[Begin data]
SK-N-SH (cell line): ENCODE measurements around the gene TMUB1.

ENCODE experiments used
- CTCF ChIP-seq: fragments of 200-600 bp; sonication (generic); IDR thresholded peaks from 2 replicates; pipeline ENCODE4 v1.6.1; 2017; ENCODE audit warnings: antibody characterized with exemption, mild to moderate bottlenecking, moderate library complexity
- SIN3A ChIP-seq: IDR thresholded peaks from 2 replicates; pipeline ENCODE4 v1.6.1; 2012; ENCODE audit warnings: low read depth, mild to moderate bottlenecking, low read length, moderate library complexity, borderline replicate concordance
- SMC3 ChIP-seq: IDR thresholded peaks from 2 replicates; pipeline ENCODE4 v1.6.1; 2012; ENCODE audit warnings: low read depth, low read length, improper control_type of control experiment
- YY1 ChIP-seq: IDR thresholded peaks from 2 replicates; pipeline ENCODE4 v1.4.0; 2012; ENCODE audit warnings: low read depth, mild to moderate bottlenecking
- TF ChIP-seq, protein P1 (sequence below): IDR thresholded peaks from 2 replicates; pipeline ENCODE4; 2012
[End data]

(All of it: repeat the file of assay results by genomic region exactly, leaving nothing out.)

SK-N-SH (cell line): ENCODE measurements around the gene TMUB1.

ENCODE experiments used
- CTCF ChIP-seq: fragments of 200-600 bp; sonication (generic); IDR thresholded peaks from 2 replicates; pipeline ENCODE4 v1.6.1; 2017; ENCODE audit warnings: antibody characterized with exemption, mild to moderate bottlenecking, moderate library complexity
- SIN3A ChIP-seq: IDR thresholded peaks from 2 replicates; pipeline ENCODE4 v1.6.1; 2012; ENCODE audit warnings: low read depth, mild to moderate bottlenecking, low read length, moderate library complexity, borderline replicate concordance
- SMC3 ChIP-seq: IDR thresholded peaks from 2 replicates; pipeline ENCODE4 v1.6.1; 2012; ENCODE audit warnings: low read depth, low read length, improper control_type of control experiment
- YY1 ChIP-seq: IDR thresholded peaks from 2 replicates; pipeline ENCODE4 v1.4.0; 2012; ENCODE audit warnings: low read depth, mild to moderate bottlenecking
- TF ChIP-seq, protein P1 (sequence below): IDR thresholded peaks from 2 replicates; pipeline ENCODE4; 2012